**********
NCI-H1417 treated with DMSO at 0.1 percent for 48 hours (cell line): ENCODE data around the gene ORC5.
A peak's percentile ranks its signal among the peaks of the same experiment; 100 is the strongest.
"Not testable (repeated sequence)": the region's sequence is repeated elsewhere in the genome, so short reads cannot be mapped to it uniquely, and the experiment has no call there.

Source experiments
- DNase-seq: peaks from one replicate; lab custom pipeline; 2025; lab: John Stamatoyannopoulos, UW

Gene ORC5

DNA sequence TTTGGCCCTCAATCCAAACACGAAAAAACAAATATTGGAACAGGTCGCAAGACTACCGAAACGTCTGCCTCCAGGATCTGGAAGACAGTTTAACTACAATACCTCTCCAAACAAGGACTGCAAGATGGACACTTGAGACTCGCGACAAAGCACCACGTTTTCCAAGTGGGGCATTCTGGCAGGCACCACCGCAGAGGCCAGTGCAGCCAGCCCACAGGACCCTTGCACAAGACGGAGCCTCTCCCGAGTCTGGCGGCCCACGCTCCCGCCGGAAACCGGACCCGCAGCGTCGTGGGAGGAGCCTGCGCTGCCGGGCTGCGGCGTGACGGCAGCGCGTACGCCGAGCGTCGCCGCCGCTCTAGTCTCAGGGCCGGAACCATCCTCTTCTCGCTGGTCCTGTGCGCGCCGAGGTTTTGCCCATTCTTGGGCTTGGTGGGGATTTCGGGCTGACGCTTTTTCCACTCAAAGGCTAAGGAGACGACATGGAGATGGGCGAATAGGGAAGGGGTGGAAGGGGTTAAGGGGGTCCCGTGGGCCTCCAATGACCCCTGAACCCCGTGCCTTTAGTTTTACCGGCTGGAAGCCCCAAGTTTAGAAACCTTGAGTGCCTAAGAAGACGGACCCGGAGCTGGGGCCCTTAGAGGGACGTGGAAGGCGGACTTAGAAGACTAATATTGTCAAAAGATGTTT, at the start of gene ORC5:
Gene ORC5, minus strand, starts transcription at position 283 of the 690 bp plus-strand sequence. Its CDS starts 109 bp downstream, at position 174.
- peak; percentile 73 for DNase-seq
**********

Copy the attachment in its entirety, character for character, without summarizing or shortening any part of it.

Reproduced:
NCI-H1417 treated with DMSO at 0.1 percent for 48 hours (cell line): ENCODE data around the gene ORC5.
A peak's percentile ranks its signal among the peaks of the same experiment; 100 is the strongest.
"Not testable (repeated sequence)": the region's sequence is repeated elsewhere in the genome, so short reads cannot be mapped to it uniquely, and the experiment has no call there.

Source experiments
- DNase-seq: peaks from one replicate; lab custom pipeline; 2025; lab: John Stamatoyannopoulos, UW

Gene ORC5

DNA sequence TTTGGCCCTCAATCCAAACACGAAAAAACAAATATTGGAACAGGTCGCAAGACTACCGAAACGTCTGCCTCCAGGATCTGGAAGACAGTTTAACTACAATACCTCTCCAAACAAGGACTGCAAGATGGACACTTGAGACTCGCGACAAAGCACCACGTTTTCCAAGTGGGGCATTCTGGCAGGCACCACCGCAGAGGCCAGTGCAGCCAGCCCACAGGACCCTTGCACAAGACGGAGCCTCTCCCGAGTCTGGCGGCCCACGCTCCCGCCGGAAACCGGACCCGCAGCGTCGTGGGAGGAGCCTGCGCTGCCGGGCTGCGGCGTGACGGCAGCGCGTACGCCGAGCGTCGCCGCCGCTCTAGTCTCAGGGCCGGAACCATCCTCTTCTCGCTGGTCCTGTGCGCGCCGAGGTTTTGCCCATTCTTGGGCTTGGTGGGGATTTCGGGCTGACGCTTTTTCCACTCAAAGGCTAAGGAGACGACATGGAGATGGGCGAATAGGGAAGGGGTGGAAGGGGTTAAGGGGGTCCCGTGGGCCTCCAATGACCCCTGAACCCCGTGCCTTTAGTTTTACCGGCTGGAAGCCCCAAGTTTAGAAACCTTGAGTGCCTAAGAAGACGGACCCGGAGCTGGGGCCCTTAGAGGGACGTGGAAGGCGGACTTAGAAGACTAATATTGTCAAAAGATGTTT, at the start of gene ORC5:
Gene ORC5, minus strand, starts transcription at position 283 of the 690 bp plus-strand sequence. Its CDS starts 109 bp downstream, at position 174.
- peak; percentile 73 for DNase-seq